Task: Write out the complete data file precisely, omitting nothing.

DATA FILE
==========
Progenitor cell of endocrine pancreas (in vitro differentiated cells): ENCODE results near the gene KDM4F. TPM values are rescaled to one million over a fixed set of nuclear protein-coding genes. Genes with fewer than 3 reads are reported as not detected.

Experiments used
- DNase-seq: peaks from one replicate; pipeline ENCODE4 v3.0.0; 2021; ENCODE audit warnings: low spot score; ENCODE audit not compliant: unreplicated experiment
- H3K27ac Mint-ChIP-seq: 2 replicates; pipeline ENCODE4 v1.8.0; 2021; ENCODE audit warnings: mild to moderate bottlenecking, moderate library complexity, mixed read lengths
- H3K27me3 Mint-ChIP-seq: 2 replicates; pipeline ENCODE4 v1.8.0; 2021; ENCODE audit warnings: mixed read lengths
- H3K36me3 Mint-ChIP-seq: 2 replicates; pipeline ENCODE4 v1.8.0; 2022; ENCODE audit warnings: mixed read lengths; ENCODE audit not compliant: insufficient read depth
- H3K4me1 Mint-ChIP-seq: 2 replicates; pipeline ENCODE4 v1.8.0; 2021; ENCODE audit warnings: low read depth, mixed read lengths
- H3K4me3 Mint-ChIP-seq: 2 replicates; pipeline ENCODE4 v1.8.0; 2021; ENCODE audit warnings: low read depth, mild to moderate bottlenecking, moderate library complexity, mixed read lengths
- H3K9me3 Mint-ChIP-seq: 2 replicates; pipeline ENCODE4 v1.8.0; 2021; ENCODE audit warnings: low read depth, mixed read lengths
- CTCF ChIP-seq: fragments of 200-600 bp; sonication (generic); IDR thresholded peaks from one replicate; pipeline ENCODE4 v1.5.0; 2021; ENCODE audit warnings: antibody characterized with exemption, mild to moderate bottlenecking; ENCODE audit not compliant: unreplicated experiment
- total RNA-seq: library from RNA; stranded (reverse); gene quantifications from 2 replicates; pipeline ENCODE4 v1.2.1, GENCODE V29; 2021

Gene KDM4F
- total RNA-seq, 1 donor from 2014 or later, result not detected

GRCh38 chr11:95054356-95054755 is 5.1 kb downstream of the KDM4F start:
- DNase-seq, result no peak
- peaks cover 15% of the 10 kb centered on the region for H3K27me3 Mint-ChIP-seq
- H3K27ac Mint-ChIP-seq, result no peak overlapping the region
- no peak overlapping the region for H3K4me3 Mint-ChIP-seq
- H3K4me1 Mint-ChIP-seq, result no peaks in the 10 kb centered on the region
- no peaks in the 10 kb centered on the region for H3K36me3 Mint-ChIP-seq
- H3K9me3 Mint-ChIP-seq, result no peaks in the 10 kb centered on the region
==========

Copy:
Progenitor cell of endocrine pancreas (in vitro differentiated cells): ENCODE results near the gene KDM4F. TPM values are rescaled to one million over a fixed set of nuclear protein-coding genes. Genes with fewer than 3 reads are reported as not detected.

Experiments used
- DNase-seq: peaks from one replicate; pipeline ENCODE4 v3.0.0; 2021; ENCODE audit warnings: low spot score; ENCODE audit not compliant: unreplicated experiment
- H3K27ac Mint-ChIP-seq: 2 replicates; pipeline ENCODE4 v1.8.0; 2021; ENCODE audit warnings: mild to moderate bottlenecking, moderate library complexity, mixed read lengths
- H3K27me3 Mint-ChIP-seq: 2 replicates; pipeline ENCODE4 v1.8.0; 2021; ENCODE audit warnings: mixed read lengths
- H3K36me3 Mint-ChIP-seq: 2 replicates; pipeline ENCODE4 v1.8.0; 2022; ENCODE audit warnings: mixed read lengths; ENCODE audit not compliant: insufficient read depth
- H3K4me1 Mint-ChIP-seq: 2 replicates; pipeline ENCODE4 v1.8.0; 2021; ENCODE audit warnings: low read depth, mixed read lengths
- H3K4me3 Mint-ChIP-seq: 2 replicates; pipeline ENCODE4 v1.8.0; 2021; ENCODE audit warnings: low read depth, mild to moderate bottlenecking, moderate library complexity, mixed read lengths
- H3K9me3 Mint-ChIP-seq: 2 replicates; pipeline ENCODE4 v1.8.0; 2021; ENCODE audit warnings: low read depth, mixed read lengths
- CTCF ChIP-seq: fragments of 200-600 bp; sonication (generic); IDR thresholded peaks from one replicate; pipeline ENCODE4 v1.5.0; 2021; ENCODE audit warnings: antibody characterized with exemption, mild to moderate bottlenecking; ENCODE audit not compliant: unreplicated experiment
- total RNA-seq: library from RNA; stranded (reverse); gene quantifications from 2 replicates; pipeline ENCODE4 v1.2.1, GENCODE V29; 2021

Gene KDM4F
- total RNA-seq, 1 donor from 2014 or later, result not detected

GRCh38 chr11:95054356-95054755 is 5.1 kb downstream of the KDM4F start:
- DNase-seq, result no peak
- peaks cover 15% of the 10 kb centered on the region for H3K27me3 Mint-ChIP-seq
- H3K27ac Mint-ChIP-seq, result no peak overlapping the region
- no peak overlapping the region for H3K4me3 Mint-ChIP-seq
- H3K4me1 Mint-ChIP-seq, result no peaks in the 10 kb centered on the region
- no peaks in the 10 kb centered on the region for H3K36me3 Mint-ChIP-seq
- H3K9me3 Mint-ChIP-seq, result no peaks in the 10 kb centered on the region